"We Commenced Replying to a Battery of the Enemy": Locating Turner’s (C.S.A.) Artillery at the Battle of Perryville, Kentucky, 8 October 1862
The October 1862 Battle of Perryville was the largest engagement fought in the state of Kentucky during the American Civil War. Although inconclusive, the battle was largely considered to be both a tactical victory for the Confederacy and a strategic victory for the Union. Smith’s Mississippi Battery (C.S.A.), under the command of Lieut. William B. Turner, would play a crucial role in the Confederate advance. Historical documents indicate that Smith’s (Turner’s) battery engaged Union forces from a hill to the extreme Confederate right. Today, approximately 745 acres of the battlefield are preserved within the Perryville Battlefield State Historic Site. Recent archaeological investigations on private property just outside the park’s boundaries have identified the location of Lieut. Turner’s artillery, and provides new insight into Confederate troop movements. Additionally, the distribution of exploded shells and case-shot at this position sheds light on the types and caliber of arms used by Union artillery.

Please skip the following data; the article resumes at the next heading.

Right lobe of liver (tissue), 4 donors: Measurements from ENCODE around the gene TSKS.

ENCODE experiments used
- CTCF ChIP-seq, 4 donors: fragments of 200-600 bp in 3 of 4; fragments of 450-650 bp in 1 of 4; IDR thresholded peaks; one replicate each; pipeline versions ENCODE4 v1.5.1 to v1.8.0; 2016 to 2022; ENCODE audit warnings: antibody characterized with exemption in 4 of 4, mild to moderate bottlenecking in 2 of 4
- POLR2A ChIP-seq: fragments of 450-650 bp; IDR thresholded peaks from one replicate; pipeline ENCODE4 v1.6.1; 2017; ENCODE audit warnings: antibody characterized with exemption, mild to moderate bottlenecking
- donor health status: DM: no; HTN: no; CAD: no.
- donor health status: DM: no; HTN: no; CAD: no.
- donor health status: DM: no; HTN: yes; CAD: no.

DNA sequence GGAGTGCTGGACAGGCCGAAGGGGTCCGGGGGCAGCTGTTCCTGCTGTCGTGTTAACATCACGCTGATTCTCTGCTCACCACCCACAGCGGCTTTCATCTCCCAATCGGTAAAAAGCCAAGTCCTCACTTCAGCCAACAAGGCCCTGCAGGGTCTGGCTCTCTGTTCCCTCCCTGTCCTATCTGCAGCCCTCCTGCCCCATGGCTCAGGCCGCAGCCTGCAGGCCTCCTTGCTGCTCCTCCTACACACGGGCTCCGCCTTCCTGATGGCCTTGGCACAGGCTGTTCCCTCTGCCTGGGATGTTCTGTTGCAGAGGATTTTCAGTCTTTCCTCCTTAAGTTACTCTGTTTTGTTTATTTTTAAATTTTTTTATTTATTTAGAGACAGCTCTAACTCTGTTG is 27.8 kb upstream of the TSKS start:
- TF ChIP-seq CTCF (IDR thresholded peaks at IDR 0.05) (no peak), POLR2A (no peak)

This Resource is Part of the Following Collections
Cite this Record
"We Commenced Replying to a Battery of the Enemy": Locating Turner’s (C.S.A.) Artillery at the Battle of Perryville, Kentucky, 8 October 1862. Brian Mabelitini, Scott Clark. Presented at Society for Historical Archaeology, Fort Worth, TX. 2017 ( tDAR id: 435375)
American Civil War, 1861-1865
min long: -129.199; min lat: 24.495 ; max long: -66.973; max lat: 49.359 ;